The number of students applying to UK universities has gone up by 6.4% and the number of students applying to English universities has risen by 7.2%.
The rise in applications is in spite of higher fees in England
The figures, from the admissions service, Ucas, show 395,307 students applied for UK university courses in 2007, compared to 371,683 in 2006.
This is in spite of annual tuition fees rising to £3,000 from September 2006 in England and Northern Ireland.
The Ucas figures also show greater take-up of career-led courses.
While applicants to English universities and colleges increased by 7.2%, Scottish institutions saw a rise in applications of 1.9% and Northern Ireland's universities saw a rise of 0.3%.
Welsh institutions, on the other hand, saw a fall in applications of 0.1%.
Traditional courses with significant rises in applicants in 2007
Civil engineering 18,605 up 13%
Economics: 37,974 up 12.8%
Physics: 19,140 up 12.2%
Chemistry: 20,786 up 11.3%
Fine art: 9,703 up 10.5%
Maths: 33,790 up 10%
Music: 21,281 up 9.9%
History: 6,021 up 9.2%
English: 55,581 up 7.6%
Biology: 23,367 up 6%
The Ucas figures show more women are applying to university - 221,523 applied in 2007, compared to 173,784 men.
And applications from overseas students, be they European or otherwise, were up 10.9% on last year from 41,163 to 45,644.
There was a dramatic increase - 33.9% - in applicants from new European Union countries, with a 200% rise in applications from Romania and a 184% rise from Bulgaria.
The figures suggests students are thinking more carefully about which degree course will give them a return on their money post-graduation, with more career-based degrees seeing increased popularity.
Applications for degrees in business and administrative studies are up by 25% on last year to 45,061.
And applications for tourism, transport and travel degrees saw a rise of 30%, while finance degrees got 5,545 applications - a rise on the previous year of 20%.
Some subjects saw a decline in applicants - archaeology saw a fall in applications of over 10% and astronomy saw applications plummet 17%.
Last year's 'blip'
When the increased fees or "top-up fees" - which are paid after graduation - were introduced last year, applications fell 3%.
Government ministers and universities will be relieved that this trend has not continued.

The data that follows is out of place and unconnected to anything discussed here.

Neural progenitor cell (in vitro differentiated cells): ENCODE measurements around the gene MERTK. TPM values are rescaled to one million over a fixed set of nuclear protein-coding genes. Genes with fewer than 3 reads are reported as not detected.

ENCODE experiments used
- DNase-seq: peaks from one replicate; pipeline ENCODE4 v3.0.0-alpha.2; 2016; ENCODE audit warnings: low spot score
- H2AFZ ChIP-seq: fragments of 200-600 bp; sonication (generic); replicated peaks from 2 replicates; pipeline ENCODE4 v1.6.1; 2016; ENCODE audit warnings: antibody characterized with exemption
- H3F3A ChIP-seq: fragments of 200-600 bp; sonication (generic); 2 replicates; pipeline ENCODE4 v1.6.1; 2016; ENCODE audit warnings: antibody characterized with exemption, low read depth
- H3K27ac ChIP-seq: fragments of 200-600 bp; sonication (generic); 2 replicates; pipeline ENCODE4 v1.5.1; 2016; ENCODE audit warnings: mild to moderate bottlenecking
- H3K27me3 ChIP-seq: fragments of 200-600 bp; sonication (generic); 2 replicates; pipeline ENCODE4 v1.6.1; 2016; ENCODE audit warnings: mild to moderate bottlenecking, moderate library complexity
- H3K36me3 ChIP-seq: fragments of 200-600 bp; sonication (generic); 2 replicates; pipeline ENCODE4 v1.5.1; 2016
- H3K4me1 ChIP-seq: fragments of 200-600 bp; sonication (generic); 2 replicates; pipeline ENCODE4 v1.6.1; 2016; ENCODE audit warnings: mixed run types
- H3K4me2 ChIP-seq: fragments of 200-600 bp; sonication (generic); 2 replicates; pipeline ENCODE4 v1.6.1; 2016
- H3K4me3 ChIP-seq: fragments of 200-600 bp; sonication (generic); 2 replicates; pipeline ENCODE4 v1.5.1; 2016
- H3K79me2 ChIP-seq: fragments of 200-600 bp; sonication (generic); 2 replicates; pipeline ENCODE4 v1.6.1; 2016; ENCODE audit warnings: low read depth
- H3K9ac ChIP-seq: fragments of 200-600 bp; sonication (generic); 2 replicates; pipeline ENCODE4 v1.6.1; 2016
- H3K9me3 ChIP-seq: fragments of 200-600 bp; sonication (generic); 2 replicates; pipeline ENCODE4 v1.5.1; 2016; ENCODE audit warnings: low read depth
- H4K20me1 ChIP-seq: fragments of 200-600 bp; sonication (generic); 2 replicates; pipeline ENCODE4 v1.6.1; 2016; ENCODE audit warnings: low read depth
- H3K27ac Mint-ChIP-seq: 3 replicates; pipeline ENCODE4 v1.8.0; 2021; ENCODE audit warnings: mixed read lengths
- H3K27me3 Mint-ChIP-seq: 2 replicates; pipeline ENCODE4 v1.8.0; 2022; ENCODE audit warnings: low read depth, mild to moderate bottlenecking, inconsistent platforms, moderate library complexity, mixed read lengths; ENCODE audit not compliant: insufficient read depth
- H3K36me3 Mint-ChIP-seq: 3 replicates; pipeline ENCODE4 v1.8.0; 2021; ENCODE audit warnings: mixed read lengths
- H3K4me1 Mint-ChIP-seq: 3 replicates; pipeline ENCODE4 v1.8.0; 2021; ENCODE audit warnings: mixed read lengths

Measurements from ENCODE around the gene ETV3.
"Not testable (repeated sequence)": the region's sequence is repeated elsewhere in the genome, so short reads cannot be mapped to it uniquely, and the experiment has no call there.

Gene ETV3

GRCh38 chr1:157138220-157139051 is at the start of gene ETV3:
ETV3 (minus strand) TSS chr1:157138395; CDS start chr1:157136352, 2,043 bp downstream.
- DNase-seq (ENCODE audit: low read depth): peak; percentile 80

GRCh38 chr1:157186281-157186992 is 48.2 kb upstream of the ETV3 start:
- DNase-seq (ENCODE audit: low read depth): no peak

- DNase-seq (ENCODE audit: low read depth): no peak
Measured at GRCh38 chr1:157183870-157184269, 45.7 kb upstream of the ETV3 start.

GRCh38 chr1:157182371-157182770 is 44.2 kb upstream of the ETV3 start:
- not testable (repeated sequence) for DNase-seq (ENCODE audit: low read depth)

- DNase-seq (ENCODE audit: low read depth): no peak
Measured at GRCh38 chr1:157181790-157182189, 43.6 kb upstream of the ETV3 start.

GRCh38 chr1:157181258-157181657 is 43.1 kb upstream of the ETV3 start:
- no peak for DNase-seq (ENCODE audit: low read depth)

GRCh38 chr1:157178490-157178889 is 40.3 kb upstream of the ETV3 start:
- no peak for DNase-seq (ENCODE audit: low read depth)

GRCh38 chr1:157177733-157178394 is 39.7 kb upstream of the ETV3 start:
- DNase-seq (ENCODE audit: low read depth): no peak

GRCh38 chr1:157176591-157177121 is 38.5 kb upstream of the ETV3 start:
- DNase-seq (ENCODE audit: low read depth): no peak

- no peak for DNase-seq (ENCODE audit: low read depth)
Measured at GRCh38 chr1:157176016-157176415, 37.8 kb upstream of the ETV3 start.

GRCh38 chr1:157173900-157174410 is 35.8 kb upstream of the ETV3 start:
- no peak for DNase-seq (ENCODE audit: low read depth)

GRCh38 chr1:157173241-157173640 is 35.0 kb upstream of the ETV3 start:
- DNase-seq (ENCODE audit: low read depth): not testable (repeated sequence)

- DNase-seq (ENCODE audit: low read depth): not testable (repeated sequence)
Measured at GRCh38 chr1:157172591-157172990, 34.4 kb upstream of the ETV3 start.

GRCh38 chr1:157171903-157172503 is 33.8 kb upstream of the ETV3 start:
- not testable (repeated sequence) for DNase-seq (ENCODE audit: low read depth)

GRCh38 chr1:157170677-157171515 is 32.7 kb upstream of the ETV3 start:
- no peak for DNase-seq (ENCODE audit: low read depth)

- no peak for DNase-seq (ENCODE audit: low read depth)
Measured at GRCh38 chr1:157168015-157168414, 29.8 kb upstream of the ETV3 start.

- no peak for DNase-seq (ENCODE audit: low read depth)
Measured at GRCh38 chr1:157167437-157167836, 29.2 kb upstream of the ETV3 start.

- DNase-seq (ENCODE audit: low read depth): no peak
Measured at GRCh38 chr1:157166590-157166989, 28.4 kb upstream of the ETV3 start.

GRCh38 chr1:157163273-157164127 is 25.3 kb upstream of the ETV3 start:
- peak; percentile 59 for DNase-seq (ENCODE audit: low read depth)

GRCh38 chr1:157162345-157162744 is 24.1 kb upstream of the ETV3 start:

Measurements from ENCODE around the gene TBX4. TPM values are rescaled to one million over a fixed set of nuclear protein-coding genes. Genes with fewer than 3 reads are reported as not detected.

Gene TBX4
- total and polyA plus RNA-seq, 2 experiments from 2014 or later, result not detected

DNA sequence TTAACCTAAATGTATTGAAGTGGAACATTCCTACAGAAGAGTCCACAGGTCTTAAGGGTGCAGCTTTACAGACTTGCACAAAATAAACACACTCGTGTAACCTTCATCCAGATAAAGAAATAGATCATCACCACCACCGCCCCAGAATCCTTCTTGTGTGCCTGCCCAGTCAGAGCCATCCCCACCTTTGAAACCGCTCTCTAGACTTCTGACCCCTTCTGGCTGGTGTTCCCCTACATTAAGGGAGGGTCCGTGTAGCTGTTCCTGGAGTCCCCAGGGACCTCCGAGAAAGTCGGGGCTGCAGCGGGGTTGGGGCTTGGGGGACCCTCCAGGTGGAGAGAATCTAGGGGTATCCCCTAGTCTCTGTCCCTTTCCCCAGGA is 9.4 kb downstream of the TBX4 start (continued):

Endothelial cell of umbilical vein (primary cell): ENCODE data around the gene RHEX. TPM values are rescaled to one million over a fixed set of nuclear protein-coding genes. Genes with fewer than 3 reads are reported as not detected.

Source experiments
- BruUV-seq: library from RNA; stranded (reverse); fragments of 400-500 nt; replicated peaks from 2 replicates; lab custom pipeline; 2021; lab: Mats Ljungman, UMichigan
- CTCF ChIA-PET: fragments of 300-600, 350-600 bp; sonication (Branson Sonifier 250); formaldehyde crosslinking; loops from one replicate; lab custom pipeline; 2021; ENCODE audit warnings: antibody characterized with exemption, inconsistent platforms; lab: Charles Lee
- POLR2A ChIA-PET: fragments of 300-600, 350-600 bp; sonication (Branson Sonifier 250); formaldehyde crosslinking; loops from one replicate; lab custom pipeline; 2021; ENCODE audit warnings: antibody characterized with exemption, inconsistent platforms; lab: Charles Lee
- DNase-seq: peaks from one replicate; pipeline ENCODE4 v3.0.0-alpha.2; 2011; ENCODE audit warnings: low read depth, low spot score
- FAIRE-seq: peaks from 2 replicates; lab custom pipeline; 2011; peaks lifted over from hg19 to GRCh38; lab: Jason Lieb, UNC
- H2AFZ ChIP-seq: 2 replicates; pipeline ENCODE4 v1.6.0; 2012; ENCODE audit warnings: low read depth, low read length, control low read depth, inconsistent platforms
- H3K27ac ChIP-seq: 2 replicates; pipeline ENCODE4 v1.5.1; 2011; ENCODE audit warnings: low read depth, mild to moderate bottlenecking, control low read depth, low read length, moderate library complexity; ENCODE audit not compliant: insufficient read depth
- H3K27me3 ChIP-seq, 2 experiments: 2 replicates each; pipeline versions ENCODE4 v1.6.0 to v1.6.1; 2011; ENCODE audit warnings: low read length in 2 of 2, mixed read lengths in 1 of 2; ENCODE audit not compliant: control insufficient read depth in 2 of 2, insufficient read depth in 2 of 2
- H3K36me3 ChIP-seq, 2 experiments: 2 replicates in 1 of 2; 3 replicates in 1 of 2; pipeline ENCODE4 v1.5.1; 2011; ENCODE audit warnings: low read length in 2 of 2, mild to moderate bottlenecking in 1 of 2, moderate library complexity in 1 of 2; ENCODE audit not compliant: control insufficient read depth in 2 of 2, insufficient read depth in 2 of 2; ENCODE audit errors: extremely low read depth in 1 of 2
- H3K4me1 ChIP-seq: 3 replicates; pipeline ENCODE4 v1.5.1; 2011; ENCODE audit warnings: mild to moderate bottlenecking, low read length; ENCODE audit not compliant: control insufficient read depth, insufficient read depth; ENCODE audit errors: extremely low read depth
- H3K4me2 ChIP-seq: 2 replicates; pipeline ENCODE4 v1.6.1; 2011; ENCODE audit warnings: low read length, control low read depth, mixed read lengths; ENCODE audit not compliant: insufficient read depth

The initial slump in applications may have been a one-off effect, similar to the one-year decline in 1998 when tuition fees were first introduced (then about £1,000 a year, but paid upfront).
The data is compiled from applications rates on 15 January, the advised closing date for UK and EU applicants (although it is possible to apply up until the start of the academic year).
Ucas chief executive, Anthony McClaran, said: "These figures are encouraging for all who believe the expansion of higher education is good for individuals and good for our society.
"Not only has last year's dip in applications been reversed, but application levels are now higher than in 2005 which had previously broken all records.
"The increase is particularly marked in England".
Bill Rammell: Relieved by the rise in applications
The Higher Education Minister, Bill Rammell, said: "These highest ever figures show that tuition fees are not putting students off applying to university, as many predicted.
"The critics of the new system are being proved emphatically wrong."
Professor Drummond Bone, president of Universities UK, said: "Despite some rather gloomy predictions as to the probable effects of the new fees regime on university applications, these figures show that demand for places remains strong and that application numbers are on the increase.
"There have been big changes in the student finance package, which can take time to be fully understood, so it is pleasing to see that people continue to see higher education as a worthwhile investment in their futures."
But the National Union of Students said further information was necessary to establish how students from "under-represented and debt-averse backgrounds" were responding to the new fees regime inn England.
"This is the real litmus test of the impact of top up fees - a drop in this group would be extremely serious even in the context of an overall increase," said NUS president Gemma Tumelty.